Such volunteering also assists those making disability claims. In collaboration with a number of charities and organisations, student volunteers help individuals with the wording in their claims forms to maximise success in receiving or retaining benefits. Legal advice is also provided if an appeal is required,  following an unsuccessful claim. “If your disability benefits are cut, then you can’t afford a lawyer to challenge that, let alone access legal aid because it’s been cut in this area,” says Keppel-Palmer. This work on appeal claims yields almost 100% successful.

Mentoring and Street Law

With a view to helping school pupils learn more about studying Law, first year students from the Law department provide mentoring at schools and colleges in the Bristol area. Pupils can also attend mock trials held at the Bristol Business School’s court rooms. “This Pro Bono activity provides UWE students with additional skills such as public speaking or team work,” says Keppel-Palmer.

Private clients – Elder Law

Teaming up with charities such as Paul’s Place, undergraduate students from Bristol Business School’s law department offer assistance on matters concerning wills, probate and power of attorney.


The business school’s Business Advice Clinics involves students providing basic one-to-one accountancy, marketing and legal support for graduate start-ups in Launch Space, UWE Bristol’s graduate incubation space. One accountancy and four law firms assist with this activity. “This provides top quality advice to the Launch Space incubators and, for students, networking opportunities with the firms,” says Keppel-Palmer.

Pro Bono business activities also extend to helping musicians get a foothold in the music industry, where legal knowledge carries weight. BMAS is a system of clinics and one-to-ones run by law students who meet with budding musicians and other creatives from all over the world. The free legal service includes advice on publishing deals, contracts etc.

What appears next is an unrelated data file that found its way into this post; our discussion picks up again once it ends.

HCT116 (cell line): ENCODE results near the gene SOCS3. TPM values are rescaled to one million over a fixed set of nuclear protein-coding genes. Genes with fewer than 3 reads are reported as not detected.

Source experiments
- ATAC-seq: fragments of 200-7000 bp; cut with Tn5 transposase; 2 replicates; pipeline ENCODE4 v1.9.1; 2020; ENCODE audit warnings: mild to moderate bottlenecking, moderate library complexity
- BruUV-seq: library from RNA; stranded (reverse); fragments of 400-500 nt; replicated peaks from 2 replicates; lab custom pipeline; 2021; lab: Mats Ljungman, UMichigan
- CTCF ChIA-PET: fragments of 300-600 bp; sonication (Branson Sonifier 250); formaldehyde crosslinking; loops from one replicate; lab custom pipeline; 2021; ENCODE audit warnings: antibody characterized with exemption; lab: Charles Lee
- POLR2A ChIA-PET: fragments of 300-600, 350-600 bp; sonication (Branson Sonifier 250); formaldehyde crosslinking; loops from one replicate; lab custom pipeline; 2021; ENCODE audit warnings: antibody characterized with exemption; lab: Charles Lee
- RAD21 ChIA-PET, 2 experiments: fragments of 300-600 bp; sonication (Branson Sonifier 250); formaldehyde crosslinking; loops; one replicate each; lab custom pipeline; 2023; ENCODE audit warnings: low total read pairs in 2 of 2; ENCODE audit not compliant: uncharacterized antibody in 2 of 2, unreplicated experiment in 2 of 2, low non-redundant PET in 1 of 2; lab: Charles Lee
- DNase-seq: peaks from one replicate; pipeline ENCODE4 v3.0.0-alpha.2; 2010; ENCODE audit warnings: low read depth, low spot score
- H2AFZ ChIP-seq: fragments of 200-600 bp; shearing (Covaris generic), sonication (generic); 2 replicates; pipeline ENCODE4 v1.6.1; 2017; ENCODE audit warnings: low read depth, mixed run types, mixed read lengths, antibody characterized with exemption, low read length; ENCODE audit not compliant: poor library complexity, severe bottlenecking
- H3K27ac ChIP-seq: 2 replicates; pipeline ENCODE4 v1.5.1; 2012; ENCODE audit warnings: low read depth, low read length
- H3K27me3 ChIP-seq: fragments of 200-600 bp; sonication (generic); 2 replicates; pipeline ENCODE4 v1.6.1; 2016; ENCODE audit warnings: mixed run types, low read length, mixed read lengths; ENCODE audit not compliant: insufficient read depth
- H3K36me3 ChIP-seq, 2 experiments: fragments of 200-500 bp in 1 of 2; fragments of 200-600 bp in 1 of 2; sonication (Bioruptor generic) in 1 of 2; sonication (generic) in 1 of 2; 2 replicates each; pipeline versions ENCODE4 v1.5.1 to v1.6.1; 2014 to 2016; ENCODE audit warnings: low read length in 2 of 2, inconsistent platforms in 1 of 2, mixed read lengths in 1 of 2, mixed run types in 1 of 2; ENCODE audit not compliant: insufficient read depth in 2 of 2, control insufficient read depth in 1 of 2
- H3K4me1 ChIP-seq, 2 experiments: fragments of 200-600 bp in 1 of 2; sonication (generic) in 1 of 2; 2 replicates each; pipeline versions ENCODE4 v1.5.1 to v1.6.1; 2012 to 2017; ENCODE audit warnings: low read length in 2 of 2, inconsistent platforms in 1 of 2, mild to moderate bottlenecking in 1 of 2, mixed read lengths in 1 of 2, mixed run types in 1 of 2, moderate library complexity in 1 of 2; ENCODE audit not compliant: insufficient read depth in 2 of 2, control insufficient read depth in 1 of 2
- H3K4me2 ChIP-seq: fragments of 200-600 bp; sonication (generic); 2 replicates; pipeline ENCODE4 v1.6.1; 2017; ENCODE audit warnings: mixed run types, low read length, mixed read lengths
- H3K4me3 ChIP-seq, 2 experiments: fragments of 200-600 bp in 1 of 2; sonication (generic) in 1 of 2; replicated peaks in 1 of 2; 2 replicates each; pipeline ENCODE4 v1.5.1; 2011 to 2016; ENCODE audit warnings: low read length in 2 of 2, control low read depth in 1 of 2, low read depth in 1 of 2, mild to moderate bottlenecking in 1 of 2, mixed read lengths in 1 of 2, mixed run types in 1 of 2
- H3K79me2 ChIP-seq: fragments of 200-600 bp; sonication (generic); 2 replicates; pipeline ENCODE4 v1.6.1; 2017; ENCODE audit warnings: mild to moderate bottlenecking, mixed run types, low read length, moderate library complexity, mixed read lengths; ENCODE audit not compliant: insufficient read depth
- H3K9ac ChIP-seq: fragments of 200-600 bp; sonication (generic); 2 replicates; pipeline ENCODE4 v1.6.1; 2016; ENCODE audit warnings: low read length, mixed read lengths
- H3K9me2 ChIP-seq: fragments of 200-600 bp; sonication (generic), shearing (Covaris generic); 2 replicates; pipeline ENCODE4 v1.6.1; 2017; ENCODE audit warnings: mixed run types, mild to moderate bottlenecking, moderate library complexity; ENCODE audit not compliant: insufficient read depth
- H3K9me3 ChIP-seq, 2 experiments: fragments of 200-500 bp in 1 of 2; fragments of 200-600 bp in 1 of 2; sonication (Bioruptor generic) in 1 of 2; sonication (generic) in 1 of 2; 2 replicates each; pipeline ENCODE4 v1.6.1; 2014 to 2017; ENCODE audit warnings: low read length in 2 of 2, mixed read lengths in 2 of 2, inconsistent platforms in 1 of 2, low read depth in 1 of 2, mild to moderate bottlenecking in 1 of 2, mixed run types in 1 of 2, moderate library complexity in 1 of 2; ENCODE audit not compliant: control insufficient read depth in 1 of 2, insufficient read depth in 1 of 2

Pro Bono work has also enabled volunteers to work with countries in East Africa. With a focus on Kenya and Uganda, the African Prisons Project encourages prisoners to study Law to understand their legal rights. The service enables inmates to be in a stronger position to challenge their cases.

The Anti Death-Penalty Group is aimed at students interested in crime and criminology. This activity enables them to raise awareness about death row by working with a law firm in Virginia (US), where undergraduates can also attend a five-week summer placement. Some have worked on cases involving Guantanamo Bay. “They often come back transformed after meeting death row inmates,” says Keppel-Palmer.

Community Asset Transfer

Closer to home, postgraduate law students offer free legal assistance in projects involving the takeover of public assets by charities. These are long-running projects and the University usually takes on one a year.


Bristol Business School’s Pro Bono work provides multiple benefits for all involved. “All these activities provide incalculable benefits for students,” says Keppel-Palmer. “Many find themselves more confident and find that they get jobs out of them. There are also massive amounts of good will generated through the work that is done and that makes people feel good in themselves.”